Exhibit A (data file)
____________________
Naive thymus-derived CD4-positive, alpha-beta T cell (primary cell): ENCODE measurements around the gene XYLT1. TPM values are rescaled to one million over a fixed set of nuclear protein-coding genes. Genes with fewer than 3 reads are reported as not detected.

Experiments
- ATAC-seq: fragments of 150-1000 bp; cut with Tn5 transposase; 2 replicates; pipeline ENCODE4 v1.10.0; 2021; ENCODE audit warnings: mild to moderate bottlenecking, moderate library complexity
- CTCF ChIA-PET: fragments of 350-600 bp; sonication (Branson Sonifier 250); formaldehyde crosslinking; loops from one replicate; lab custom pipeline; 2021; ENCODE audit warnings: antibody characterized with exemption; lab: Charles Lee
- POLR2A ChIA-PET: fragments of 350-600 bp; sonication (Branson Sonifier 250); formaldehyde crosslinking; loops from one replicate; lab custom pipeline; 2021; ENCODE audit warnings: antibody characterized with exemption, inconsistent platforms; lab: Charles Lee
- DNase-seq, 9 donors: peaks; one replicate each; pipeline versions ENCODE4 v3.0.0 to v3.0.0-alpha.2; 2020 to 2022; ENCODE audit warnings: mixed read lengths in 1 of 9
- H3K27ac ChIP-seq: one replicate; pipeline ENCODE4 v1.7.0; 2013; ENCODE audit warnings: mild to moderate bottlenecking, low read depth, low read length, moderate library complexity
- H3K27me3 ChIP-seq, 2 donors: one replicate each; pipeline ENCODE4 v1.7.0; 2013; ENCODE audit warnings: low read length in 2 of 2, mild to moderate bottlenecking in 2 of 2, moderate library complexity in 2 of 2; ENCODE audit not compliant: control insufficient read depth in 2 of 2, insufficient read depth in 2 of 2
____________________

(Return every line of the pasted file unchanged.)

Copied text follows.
Naive thymus-derived CD4-positive, alpha-beta T cell (primary cell): ENCODE measurements around the gene XYLT1. TPM values are rescaled to one million over a fixed set of nuclear protein-coding genes. Genes with fewer than 3 reads are reported as not detected.

Experiments
- ATAC-seq: fragments of 150-1000 bp; cut with Tn5 transposase; 2 replicates; pipeline ENCODE4 v1.10.0; 2021; ENCODE audit warnings: mild to moderate bottlenecking, moderate library complexity
- CTCF ChIA-PET: fragments of 350-600 bp; sonication (Branson Sonifier 250); formaldehyde crosslinking; loops from one replicate; lab custom pipeline; 2021; ENCODE audit warnings: antibody characterized with exemption; lab: Charles Lee
- POLR2A ChIA-PET: fragments of 350-600 bp; sonication (Branson Sonifier 250); formaldehyde crosslinking; loops from one replicate; lab custom pipeline; 2021; ENCODE audit warnings: antibody characterized with exemption, inconsistent platforms; lab: Charles Lee
- DNase-seq, 9 donors: peaks; one replicate each; pipeline versions ENCODE4 v3.0.0 to v3.0.0-alpha.2; 2020 to 2022; ENCODE audit warnings: mixed read lengths in 1 of 9
- H3K27ac ChIP-seq: one replicate; pipeline ENCODE4 v1.7.0; 2013; ENCODE audit warnings: mild to moderate bottlenecking, low read depth, low read length, moderate library complexity
- H3K27me3 ChIP-seq, 2 donors: one replicate each; pipeline ENCODE4 v1.7.0; 2013; ENCODE audit warnings: low read length in 2 of 2, mild to moderate bottlenecking in 2 of 2, moderate library complexity in 2 of 2; ENCODE audit not compliant: control insufficient read depth in 2 of 2, insufficient read depth in 2 of 2